# Torsion and submanifolds [closed]

EDIT: Let me modify the question then: for what submanifolds $N$ does the torsion $T$ preserve tangent vectors to $N$?

If $\nabla$ is a connection on a manifold $M$, then torsion is defined to be the map $$T(X,Y)=\nabla_XY-\nabla_YX-[X,Y]$$

where $X$ and $Y$ are vector fields on $M$. It can be shown that $T$ is a $2 \choose 1$ tensor on $M$; that is, for all $p\in M$, $$T:T_pM\times T_pM\longrightarrow T_pM$$

where $T_pM$ is the tangent space to $M$ at $p$.

Suppose $N\subset M$ is a submanifold of $M$. Is it the case that $T$ preserves tangent vectors to $N$? That is, does $$T:T_pN\times T_pN\longrightarrow T_pN$$

for $p\in N$?

• There's no reason for this to be true, and I'm sure that, for the generic submanifold $N$ of dimension 2 or more (if the dimension of $M$ is at least $3$ and the torsion doesn't satisfy some very special identity) then it won't be true. Jul 18, 2013 at 0:00
• @Robert: Is it the case that $\nabla_XY-\nabla_YX$ lies in the tangent space of $N$? Jul 18, 2013 at 1:12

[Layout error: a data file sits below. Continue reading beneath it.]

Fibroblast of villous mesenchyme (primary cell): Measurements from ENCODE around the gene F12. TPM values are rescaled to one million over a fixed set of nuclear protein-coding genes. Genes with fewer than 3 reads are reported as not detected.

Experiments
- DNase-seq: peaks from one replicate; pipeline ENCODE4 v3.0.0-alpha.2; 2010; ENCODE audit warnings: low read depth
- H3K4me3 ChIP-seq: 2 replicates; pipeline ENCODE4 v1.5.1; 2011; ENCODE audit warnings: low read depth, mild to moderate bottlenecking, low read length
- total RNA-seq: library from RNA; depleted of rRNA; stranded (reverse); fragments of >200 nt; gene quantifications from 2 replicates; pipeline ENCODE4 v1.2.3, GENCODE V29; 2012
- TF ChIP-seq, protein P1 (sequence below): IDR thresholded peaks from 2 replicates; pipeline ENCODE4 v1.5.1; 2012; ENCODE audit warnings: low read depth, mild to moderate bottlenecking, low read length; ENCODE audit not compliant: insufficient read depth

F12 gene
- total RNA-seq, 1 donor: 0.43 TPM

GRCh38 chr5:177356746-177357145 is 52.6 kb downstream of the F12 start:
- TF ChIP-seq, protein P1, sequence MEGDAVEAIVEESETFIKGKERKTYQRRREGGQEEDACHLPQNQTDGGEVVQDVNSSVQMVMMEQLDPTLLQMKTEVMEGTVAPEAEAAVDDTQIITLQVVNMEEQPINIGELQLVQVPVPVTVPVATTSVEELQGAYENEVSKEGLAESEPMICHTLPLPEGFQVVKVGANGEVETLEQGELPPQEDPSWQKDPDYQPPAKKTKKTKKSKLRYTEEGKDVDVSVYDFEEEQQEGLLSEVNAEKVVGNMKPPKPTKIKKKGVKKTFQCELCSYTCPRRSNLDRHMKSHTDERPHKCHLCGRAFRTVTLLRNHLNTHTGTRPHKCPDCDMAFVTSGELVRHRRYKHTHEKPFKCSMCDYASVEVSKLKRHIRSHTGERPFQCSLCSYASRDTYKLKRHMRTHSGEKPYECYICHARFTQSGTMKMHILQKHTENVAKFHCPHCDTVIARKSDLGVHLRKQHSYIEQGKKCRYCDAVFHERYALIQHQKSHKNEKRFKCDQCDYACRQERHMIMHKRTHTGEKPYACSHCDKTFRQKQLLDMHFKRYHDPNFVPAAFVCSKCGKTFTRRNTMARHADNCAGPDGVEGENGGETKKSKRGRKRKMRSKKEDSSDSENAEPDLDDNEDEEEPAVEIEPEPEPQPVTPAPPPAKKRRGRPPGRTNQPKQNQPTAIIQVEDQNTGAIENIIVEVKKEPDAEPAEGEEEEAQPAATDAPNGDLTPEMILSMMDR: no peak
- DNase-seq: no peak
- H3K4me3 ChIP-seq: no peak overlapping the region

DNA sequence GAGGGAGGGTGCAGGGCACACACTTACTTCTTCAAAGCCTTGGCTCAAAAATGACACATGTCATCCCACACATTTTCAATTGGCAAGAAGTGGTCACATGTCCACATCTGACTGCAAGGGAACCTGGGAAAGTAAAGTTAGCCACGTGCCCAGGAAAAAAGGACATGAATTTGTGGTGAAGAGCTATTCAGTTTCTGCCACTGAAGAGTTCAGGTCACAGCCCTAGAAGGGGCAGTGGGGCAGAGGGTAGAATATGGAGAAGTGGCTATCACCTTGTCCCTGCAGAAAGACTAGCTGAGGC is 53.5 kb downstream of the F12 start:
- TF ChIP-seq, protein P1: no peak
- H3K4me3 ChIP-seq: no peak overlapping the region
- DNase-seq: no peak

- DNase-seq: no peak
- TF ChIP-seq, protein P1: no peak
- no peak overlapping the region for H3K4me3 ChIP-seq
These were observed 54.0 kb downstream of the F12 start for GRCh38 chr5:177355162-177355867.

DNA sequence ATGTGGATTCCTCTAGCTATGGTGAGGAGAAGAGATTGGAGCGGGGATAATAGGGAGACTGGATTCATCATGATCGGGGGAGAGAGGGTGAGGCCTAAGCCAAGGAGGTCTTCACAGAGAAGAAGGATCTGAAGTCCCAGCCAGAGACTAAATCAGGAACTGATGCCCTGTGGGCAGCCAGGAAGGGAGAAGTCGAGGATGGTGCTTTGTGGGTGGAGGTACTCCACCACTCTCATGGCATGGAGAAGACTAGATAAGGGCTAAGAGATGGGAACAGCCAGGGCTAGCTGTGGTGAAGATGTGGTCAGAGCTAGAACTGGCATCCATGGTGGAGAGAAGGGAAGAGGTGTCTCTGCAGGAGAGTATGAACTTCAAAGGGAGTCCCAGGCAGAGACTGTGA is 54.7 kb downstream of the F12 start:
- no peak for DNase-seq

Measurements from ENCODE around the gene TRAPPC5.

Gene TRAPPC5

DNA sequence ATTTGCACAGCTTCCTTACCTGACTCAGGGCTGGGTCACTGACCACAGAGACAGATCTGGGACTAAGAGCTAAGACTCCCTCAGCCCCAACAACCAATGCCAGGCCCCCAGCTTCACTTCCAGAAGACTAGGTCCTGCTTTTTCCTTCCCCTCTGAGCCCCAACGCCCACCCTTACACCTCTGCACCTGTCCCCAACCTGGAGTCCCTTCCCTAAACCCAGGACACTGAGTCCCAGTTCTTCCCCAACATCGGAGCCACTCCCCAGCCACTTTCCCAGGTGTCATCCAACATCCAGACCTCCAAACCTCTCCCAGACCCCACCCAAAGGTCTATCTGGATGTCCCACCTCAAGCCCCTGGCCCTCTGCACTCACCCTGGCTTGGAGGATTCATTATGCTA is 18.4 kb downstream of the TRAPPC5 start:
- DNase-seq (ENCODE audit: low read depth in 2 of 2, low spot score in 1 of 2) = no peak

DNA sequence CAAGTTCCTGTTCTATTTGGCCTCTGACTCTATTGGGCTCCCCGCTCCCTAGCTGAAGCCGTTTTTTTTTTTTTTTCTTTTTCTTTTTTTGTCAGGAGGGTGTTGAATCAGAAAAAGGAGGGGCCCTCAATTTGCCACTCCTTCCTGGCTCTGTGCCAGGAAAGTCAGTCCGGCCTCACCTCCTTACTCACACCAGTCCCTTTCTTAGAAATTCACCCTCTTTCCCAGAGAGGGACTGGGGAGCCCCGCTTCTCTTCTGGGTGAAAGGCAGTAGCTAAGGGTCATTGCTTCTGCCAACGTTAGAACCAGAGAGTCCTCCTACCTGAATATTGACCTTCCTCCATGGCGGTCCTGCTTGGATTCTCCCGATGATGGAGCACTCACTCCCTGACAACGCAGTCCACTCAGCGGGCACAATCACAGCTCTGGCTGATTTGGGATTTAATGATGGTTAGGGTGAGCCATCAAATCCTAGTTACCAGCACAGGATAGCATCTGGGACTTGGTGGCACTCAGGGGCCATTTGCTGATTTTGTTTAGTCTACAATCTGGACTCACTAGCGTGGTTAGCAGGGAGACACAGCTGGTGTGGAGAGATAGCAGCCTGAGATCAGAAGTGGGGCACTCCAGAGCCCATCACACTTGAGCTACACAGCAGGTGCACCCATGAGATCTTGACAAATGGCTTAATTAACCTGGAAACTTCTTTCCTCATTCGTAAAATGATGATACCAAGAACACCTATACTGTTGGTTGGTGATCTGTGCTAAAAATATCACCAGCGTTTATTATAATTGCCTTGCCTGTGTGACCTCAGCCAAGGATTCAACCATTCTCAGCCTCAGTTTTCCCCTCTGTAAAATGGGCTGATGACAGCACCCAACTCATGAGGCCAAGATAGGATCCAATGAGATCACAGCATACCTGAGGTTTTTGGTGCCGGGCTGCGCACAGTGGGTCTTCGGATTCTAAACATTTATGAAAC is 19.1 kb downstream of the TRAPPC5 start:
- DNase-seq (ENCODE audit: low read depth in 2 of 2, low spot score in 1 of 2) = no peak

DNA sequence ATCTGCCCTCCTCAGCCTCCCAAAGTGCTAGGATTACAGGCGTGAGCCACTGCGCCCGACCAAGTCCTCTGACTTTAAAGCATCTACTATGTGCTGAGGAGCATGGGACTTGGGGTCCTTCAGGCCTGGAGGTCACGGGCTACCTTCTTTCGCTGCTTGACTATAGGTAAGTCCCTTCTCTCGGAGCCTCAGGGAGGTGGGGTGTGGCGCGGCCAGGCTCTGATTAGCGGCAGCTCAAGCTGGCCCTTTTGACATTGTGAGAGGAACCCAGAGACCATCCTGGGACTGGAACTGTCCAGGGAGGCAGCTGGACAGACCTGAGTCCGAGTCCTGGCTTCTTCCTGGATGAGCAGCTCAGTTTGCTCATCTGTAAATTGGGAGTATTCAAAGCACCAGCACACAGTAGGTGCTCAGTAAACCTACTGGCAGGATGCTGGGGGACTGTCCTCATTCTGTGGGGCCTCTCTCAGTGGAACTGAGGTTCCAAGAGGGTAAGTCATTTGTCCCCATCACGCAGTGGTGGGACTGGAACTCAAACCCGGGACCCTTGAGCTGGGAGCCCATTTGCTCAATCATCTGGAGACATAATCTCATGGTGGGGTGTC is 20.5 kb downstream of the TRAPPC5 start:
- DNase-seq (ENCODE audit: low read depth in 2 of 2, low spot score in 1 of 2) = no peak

• Pick a point $p$ in $M$ and any subspace $S\subseteq T_pM$. There is a submanifold $N$ of $M$ such that $p\in N$ and $T_pN=S$. If what you want were true, then the torsion tensor would preserve all subspaces of $T_pM$! Jul 18, 2013 at 1:14
• @Oliver Jones: Since the Lie bracket respects vector fields which are tangent to $N$, and the torsion does not (in general), so also $\nabla_XY-\nabla_YX$ does not. Jul 18, 2013 at 6:34
• Oliver, you shouldn't accept an answer and then change the question. Jul 18, 2013 at 22:56

A simple example in $M=\mathbb R^3$: Let $N=0\times \mathbb R^2$ and put $$\nabla_XY = dY(X) + \begin{pmatrix}X^T\,A^1\,Y \\ X^T\,A^2\,Y \\ X^T\,A^3\,Y\end{pmatrix}, \quad A=\begin{pmatrix} a^i_{11} & a^i_{12} & a^i_{13}\\ \dots \\a^i_{31} & a^i_{32} & a^i_{33} \end{pmatrix}, \quad a^2_{kl} = a^3_{kl} = 0 \text{ for } 2\le k,l\le 3.$$ Then $Tor^i_{kl} = A^i_{kl}-A^i_{lk}$ maps $T_{(0,x,y)}(0\times \mathbb R^2)\times T_{(0,x,y)}(0\times \mathbb R^2)$ skew linearly into $T_{(0,x,y)}\mathbb R\times 0$.
• Perhaps you should point out that this is not an example pertaining to the original question, but the modified one in the comments. After all, the torsion will, by definition, vanish when restricted to any $1$-dimensional subspace. (The modified question doesn't really make much sense anyway, since $\nabla_XY-\nabla_YX$ isn't even a tensorial expression.) Jul 18, 2013 at 12:15
• @Robert: I meant for the expression $\nabla_XY-\nabla_YX$ to be evaluated at a point in the submaniofld. Jul 18, 2013 at 21:29